• Wow, that's a nasty thing to have in an opamp, even worse is how poorly the datasheet displays this, I am sure most people would overlook this – PlasmaHH Dec 1 '16 at 15:23
• @PlasmaHH to be fair, the datasheet does have the figure posted above – but I agree, if you sell something explicitly with a gain*bw of several MHz, you might want to mention there's periodic spurs in spectrum. – Marcus Müller Dec 1 '16 at 15:42

Note that this is an autozero amplifier (also called chopper stabilized) - many very low offset opamps work by periodically sampling the input offset and injecting a compensating offset to counter drift in the front end. To do this there is an oscillator in the opamp together with a set of analog switches at the input. This can result in clock feedthrough to the output as well as charge injection at the input pins.

Presumably this device is using 131kHz as the switching frequency.

I can't find any detailed information on the Maxim part but here is some info for an Analog Devices part that is probably similar:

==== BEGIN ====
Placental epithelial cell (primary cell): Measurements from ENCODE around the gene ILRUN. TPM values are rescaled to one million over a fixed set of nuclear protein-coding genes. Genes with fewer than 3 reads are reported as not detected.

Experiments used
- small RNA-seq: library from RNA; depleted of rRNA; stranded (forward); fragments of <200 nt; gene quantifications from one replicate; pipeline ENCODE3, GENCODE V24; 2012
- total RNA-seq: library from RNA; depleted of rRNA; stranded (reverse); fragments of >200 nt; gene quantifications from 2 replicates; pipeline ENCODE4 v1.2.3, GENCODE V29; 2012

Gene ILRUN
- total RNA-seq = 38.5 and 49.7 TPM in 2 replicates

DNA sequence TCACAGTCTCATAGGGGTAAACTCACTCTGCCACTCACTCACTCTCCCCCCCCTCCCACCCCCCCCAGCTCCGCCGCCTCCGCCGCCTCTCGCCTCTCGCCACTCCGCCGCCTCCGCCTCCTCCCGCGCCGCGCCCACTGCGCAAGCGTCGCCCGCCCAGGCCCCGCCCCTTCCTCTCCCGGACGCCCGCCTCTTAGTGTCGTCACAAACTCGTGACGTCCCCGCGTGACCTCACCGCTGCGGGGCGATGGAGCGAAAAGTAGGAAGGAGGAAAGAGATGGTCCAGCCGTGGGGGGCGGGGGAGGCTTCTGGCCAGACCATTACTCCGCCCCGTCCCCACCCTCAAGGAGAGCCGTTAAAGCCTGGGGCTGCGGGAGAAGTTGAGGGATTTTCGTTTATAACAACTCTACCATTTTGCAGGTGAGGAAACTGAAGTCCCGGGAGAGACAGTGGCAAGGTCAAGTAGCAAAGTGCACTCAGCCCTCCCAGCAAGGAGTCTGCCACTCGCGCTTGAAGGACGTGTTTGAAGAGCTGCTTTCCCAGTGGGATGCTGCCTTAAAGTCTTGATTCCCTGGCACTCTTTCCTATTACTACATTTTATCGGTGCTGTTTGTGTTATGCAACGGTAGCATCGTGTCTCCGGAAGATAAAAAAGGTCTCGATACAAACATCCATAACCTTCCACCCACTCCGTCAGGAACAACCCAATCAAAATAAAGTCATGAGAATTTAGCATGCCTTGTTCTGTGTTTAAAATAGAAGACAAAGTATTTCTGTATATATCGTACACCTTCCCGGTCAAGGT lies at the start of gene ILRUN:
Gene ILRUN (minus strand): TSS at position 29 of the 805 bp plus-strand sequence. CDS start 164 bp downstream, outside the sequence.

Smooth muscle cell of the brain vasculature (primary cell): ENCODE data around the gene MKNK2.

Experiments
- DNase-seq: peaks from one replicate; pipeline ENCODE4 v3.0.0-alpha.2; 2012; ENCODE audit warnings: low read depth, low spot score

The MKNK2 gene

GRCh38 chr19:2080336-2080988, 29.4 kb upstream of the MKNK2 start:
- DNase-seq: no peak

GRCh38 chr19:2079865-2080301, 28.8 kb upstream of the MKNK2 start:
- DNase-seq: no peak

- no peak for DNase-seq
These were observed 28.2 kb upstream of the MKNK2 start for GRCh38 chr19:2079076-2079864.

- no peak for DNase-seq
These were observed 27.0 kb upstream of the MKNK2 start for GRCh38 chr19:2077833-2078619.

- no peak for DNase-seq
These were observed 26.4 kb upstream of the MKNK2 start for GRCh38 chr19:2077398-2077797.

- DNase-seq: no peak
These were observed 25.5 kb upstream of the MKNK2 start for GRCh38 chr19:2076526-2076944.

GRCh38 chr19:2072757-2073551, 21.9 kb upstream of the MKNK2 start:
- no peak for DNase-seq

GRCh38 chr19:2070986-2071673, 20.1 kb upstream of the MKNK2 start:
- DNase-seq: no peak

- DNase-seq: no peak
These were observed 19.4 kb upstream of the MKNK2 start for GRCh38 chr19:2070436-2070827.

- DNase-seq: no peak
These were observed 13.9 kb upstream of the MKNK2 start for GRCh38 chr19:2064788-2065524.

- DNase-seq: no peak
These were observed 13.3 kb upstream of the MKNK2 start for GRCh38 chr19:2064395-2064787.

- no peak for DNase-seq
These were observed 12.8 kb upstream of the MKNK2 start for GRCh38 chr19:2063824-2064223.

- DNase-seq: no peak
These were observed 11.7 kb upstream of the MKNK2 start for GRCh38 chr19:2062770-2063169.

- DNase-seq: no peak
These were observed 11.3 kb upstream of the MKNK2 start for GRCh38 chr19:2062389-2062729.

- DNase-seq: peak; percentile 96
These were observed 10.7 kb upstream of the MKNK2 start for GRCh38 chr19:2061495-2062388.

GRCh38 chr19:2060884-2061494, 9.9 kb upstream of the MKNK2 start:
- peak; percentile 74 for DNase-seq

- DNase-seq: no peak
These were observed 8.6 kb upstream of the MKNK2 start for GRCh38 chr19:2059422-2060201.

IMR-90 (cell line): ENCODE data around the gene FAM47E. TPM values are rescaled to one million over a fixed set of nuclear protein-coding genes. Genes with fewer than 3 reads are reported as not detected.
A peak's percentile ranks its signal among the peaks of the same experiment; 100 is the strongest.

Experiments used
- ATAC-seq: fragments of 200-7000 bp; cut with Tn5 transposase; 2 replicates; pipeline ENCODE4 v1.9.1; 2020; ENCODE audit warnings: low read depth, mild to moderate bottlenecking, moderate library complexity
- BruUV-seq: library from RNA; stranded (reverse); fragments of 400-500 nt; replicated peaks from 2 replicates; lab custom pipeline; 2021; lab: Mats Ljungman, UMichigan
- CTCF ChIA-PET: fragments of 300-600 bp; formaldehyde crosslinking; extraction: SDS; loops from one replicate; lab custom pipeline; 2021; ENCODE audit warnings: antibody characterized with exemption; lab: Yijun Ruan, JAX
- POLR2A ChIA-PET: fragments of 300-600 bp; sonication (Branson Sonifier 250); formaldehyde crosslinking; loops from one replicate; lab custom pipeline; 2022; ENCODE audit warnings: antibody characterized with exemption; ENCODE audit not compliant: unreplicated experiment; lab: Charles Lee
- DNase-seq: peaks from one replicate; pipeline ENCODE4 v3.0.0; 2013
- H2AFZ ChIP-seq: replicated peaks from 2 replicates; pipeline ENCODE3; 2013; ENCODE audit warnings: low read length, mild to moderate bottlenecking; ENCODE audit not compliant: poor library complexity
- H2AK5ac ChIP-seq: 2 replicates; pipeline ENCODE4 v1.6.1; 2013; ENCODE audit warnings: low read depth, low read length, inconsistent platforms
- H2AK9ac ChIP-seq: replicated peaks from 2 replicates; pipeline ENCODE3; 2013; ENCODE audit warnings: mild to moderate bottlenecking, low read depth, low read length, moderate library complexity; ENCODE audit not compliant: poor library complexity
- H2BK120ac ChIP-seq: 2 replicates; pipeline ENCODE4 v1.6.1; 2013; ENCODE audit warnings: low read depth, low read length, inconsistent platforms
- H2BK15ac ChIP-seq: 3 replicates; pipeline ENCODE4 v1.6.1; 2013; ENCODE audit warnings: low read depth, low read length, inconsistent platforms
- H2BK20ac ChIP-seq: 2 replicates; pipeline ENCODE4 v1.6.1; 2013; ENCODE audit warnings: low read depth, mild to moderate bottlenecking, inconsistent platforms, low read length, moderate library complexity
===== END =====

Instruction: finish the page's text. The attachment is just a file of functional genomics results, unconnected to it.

Analog Devices Zero drift opamp

If you really need the low offset and drift then they are the best type of devices to use - you may need to Just limit your bandwidth and filter out the clock.

The bandwidth of the auto-zeroing is enough to encompass 1/f noise in CMOS opamps so they can be very low noise for frequencies below 1kHz, a region where CMOS opamps tend to have problems.

If you can't filter out the clock noise see if you can use a conventional part - they will often have a worse drift and offset performance but you can get them better than 100uV offset. You may also have to trade-off input bias current because bipolar input amplifiers are usually better than CMOS for this parameter. Bipolar are usually lower noise as well.